How would you feel if the sweet old lady from your office just walked up and punched you in the face? While that may be somewhat of an improbable scenario, it’s pretty much how I’d sum up Cloudberry Kingdom. While Super Meat Boy filled its domain with blood and splattered meat, Cloudberry takes the opposite approach yet ends up at the same destination: controller-twisting fury.
Cloudberry Kingdom masks itself much like a Siren of the sea would; a cutesy façade covering up a brutal, punishing and toothy monster beneath it. The game simply looks wonderful with lush green landscapes and bright gems twinkling for you to grab them, vivid colors painting the background to whatever procedurally generated trial of death you happened to stumble upon.
While this falls under the category of ultra-hard 2D platformer similar to that of Super Meat Boy, the approach is quite different. Levels are fairly short yet plentiful and never the same due to the procedurally generated nature of them. Some levels are walks in the park, completed in a mere few seconds. Others feel like they were created by Skynet to see if we’ve become stupid enough to enslave yet. These kinds of levels pop up more and more often as you progress to, and past, level 100 in the various game modes they offer; offering the occasional reprieve from the madness with an easy level sprinkled in when it feels like taunting you.
The key to these types of games, in my opinion, are a tight set of controls. While the task in front of you may be daunting and seem impossible, knowing that you character does what they are supposed to do at least makes it feel like a skill based affair. Thankfully, the game delivers on this front. It may take a few tries to get used to the controls but once you’ve got it, you’ve got it…until everything changes. Unlike other platformers of the same ilk, Cloudberry throws up a giant middle finger at you once you feel like you’ve finally grasped the controls and makes you learn something new. Just got the hang of using your jetpack effectively? Great! Now you are on a rolling slab of death. Finally figured that one out? Awesome! Here’s an endlessly bouncing pogo horse.
This isn’t necessarily a bad thing. At times when I wanted to bang my head against the table from frustration, I was able to switch into a different game mode. Variety is one thing this game isn’t lacking. Games modes range from the self-explanatory Free Mode, a fairly lackluster but fun nonetheless Campaign, and Arcade. I found myself spending the meat of my time inside the Arcade due to the sub-modes they had inside them. One gives you 15 lives and sends you off to see how far you can get. Time Crisis gives you a time limit that increases with every gem you pick up, so it’s constantly a race against time (and the hellish level design). One of my favorites was Hero Rush. It puts you in the same constraints that Time Crisis does yet randomizes the type of traits you are assigned; whether it’s giving you a jetpack and making you tiny or stuffing you in a box on a rolling stone slab.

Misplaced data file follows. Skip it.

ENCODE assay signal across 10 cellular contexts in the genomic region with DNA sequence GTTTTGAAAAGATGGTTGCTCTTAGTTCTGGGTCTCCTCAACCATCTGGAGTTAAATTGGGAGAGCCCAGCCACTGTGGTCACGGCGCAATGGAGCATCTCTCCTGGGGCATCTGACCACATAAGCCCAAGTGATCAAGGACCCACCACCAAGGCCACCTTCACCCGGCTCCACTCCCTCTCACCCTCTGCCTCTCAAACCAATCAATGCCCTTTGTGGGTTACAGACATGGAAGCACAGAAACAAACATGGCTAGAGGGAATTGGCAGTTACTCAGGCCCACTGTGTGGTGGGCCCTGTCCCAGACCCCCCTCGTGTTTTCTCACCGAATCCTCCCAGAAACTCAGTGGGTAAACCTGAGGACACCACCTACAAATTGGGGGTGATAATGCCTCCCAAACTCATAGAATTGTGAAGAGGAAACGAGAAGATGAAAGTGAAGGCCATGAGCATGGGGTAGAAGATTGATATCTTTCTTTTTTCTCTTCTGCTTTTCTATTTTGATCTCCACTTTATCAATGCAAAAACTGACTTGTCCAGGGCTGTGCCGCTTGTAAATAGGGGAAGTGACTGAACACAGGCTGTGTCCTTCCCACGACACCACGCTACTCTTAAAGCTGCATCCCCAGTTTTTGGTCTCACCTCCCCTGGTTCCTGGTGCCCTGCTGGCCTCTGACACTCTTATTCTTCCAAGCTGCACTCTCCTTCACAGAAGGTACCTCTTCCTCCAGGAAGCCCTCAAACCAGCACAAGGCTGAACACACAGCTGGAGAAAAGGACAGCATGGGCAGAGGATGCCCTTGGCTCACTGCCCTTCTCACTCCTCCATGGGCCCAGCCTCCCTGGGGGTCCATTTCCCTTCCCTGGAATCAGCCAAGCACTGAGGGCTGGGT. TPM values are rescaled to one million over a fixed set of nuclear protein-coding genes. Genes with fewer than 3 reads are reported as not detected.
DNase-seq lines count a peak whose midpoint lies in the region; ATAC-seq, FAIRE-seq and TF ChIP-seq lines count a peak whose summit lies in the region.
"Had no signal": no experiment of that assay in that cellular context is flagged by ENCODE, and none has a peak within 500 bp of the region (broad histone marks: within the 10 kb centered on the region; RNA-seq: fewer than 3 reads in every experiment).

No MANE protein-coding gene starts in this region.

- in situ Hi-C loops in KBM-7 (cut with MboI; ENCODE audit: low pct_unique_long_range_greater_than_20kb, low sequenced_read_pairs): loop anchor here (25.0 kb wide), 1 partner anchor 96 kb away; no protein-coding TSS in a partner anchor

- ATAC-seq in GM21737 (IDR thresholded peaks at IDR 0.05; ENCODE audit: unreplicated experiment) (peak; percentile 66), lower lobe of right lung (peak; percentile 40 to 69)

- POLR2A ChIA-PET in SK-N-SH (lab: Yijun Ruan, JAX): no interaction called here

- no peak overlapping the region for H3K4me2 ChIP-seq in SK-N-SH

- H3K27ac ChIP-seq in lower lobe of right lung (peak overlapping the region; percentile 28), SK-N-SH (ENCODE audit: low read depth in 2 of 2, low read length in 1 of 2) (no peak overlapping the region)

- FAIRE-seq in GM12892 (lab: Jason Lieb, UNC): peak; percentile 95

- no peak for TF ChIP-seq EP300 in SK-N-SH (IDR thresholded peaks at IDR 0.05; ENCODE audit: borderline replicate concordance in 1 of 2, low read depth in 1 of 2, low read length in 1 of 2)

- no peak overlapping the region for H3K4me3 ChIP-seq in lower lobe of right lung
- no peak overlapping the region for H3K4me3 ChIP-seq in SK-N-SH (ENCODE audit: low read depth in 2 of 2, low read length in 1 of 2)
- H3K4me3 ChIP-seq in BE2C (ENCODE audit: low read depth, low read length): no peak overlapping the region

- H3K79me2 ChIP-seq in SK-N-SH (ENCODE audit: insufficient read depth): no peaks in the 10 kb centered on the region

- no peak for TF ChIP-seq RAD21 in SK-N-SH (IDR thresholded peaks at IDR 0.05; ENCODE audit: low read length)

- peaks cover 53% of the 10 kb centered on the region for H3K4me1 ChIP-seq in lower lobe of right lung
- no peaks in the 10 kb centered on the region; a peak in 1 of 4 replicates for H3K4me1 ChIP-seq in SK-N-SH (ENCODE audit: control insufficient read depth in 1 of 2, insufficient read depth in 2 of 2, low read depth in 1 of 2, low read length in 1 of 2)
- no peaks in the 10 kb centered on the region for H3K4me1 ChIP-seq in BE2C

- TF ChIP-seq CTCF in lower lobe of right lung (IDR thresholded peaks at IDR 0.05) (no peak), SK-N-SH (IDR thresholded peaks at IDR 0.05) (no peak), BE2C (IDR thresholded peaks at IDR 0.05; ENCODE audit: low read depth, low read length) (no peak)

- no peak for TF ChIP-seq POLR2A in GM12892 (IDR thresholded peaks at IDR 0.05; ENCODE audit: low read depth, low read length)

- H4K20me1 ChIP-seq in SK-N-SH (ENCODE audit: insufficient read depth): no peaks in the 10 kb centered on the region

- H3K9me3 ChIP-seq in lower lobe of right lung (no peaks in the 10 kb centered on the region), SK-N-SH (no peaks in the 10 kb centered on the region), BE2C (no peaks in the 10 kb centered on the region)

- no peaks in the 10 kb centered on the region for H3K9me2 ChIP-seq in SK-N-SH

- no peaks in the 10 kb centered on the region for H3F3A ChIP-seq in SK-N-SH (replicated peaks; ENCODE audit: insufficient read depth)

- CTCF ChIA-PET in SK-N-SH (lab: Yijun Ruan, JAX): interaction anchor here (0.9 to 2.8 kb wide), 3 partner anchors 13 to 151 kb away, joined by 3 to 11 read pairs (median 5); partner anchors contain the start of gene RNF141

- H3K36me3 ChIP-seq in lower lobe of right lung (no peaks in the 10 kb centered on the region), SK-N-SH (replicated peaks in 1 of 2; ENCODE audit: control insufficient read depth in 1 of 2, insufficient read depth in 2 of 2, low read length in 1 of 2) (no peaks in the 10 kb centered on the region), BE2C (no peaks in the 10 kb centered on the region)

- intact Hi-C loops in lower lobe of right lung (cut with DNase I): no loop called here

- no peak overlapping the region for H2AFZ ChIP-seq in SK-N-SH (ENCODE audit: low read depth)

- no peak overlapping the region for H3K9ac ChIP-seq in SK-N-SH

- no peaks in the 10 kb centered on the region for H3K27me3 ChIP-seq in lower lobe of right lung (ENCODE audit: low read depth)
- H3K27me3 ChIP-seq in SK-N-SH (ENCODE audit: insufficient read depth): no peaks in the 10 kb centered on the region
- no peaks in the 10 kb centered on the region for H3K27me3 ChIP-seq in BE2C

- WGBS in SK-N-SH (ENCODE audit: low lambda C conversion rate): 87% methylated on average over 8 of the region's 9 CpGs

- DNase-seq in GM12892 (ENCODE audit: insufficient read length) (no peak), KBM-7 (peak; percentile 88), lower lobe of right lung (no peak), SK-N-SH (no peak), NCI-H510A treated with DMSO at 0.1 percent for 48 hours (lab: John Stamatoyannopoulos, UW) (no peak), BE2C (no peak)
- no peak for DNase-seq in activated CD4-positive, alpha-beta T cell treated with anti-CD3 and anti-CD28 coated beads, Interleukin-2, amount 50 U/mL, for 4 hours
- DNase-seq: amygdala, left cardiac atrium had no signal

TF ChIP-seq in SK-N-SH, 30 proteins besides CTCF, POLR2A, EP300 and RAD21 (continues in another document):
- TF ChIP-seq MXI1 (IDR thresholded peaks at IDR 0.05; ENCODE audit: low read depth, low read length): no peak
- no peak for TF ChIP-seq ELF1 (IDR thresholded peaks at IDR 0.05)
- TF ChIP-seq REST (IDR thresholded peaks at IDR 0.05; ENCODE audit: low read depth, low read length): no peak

Many of these unlock as you progress through the different modes — unlocking once you’ve reached a certain overall player level. Levels aren’t hard to get and are shared across game modes, so hitting 500 to unlock everything is a feat that can be performed in an hour or so. You’ll run into a few roadblocks, usually prompting you to switch to another game mode where you’ll end up at level 100 before the really punishing stuff starts to show up. For those brave enough to keep going, the game offers you a few lifelines if you find yourself getting stuck.
It appears that the developers were aware that they’d created a monster when it comes to design algorithm. It probably gains its power from frowns and tears of children who purchased this game thinking it’d be an easy Mario-esque romp, but I digress. There is an embedded “cheats” menu that offers to help you through some of the tougher scenarios. It won’t finish a level for you but can show you the AI playing through the level (which felt like Nelson mocking me with a “Haha” after it finished a level I couldn’t), slow down time (extremely handy), and show you a line of how to progress through the level.
The biggest problem with the game is that it starts to feel shallow after extended playtime. While great when playing in spurts of 30 minutes or so, the small levels begin to lose a bit of their luster. It starts to feel like an endless runner, similar to Canabalt, in the sense that you’ve just run through 100+ screens and things are starting to repeat. While random, computer generated levels make sure that the fun never stops (especially if you are a masochist), there is something to be said for beating a level that you know was designed by a human trying to clever rather than a computer just being a dick.
Despite this shortcoming, it’s hard not to recommend Cloudberry Kingdom to those who enjoy a difficult platform game. It offers a ton of variety and is loads of fun, especially for short bursts, making it an ideal game to have in your library for when you just need to kill a little bit of time at the right price point.